As many as 10 percent of people diagnosed with multiple sclerosis (MS) experience nausea or an upset stomach. This symptom can be accompanied by feelings of dizziness, hot flashes, vomiting, and more.
If you are experiencing nausea and wondering if it’s related to MS, talk to your doctor. Once you understand the cause of your nausea, you can work with your neurologist or health care team to find a treatment that will help you feel better, improve your quality of life, and maintain your overall sense of well-being.
Many MyMSTeam members have reported experiencing nausea alongside MS.
“I was just recently diagnosed, but I have experienced getting extremely hot, where I almost look like I have a sunburn, start sweating like crazy, and eventually throw up,” one member said. “Afterward, I feel so drained and almost like I have the flu.”
Some people experience nausea every once in a while, like one member who shared, “About four years after being diagnosed, I was feeling this way. I left work, drove about 30 miles, and by the time I got home was vomiting. I couldn’t sit up, or I would vomit.”
Other people experience nausea regularly. One member wrote, “I have had MS for 25 years. My nausea started in the last year. I also get bad vertigo at the same time. I haven’t vomited but have felt I was going to.”
For a few people, nausea and hot flashes are associated with MS flares (relapses). One member made this connection, saying, “When having a bad flare, I sometimes feel nauseous, then hot.”
There are many potential causes of nausea in MS. Other common symptoms of MS, like dizziness and vertigo, may cause feelings of nausea. You may also experience nausea as a side effect of MS medications.
People with MS often experience dizziness and vertigo. This is due to demyelination, or damage to the myelin sheath protecting nerves in the central nervous system (the brain and spinal cord).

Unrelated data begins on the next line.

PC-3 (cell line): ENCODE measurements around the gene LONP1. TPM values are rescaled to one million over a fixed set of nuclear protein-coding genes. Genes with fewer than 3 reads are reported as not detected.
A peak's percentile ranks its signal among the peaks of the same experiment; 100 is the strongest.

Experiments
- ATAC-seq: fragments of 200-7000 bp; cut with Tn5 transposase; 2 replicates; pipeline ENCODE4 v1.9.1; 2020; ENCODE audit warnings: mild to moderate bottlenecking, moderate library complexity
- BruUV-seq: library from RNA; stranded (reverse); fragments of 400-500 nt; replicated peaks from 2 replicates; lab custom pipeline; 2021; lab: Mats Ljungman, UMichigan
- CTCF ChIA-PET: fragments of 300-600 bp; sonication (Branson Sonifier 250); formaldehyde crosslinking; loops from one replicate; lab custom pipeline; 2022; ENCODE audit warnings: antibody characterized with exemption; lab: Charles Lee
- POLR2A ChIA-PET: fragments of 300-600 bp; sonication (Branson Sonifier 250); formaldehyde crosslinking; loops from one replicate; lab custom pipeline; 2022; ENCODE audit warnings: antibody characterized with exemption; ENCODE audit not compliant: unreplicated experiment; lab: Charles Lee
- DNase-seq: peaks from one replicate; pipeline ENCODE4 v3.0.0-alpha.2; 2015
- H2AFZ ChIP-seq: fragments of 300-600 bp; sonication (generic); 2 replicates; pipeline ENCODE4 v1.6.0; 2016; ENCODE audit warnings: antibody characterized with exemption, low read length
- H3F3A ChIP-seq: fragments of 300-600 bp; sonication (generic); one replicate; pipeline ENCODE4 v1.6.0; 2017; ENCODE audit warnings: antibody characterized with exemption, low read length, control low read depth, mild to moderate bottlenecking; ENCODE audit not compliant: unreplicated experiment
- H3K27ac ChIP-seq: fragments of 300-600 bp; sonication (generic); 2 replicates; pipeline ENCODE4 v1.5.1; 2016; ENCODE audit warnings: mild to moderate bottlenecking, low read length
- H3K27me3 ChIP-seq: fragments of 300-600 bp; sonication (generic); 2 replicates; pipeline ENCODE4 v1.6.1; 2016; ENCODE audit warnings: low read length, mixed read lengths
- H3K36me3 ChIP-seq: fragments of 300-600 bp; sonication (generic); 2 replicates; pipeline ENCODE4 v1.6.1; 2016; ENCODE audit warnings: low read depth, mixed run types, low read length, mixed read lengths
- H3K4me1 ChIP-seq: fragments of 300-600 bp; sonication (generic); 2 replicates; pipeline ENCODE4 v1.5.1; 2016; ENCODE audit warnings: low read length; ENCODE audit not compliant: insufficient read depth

MS is an autoimmune disease. It occurs when the immune system mistakenly attacks the body’s healthy cells — in the case of MS, the nerve cells. Demyelination causes lesions, or areas of damaged tissue, to form on the nerve cells. These lesions affect the nerve cells’ ability to relay information to the brain. Lesions where the brainstem connects to the inner ear or in the part of the brain that coordinates visual and spatial information can cause a person to feel dizzy.
Even if not caused by MS, dizziness and vertigo can cause you to experience nausea.
MS can cause many vision problems, including nystagmus (rapid eye movement) and diplopia (double vision). Vision problems may lead to nausea in some people, particularly if the vision problems affect how someone perceives their body’s position or location in their surroundings.
MS can also cause a wide variety of stomach and bowel problems. Dyspepsia (indigestion), in particular, can cause nausea and vomiting. Dyspepsia is caused by problems in the way the digestive tract functions. Researchers believe that dyspepsia can result from either MS itself or medications used to treat MS. You may also experience indigestion for reasons unrelated to MS.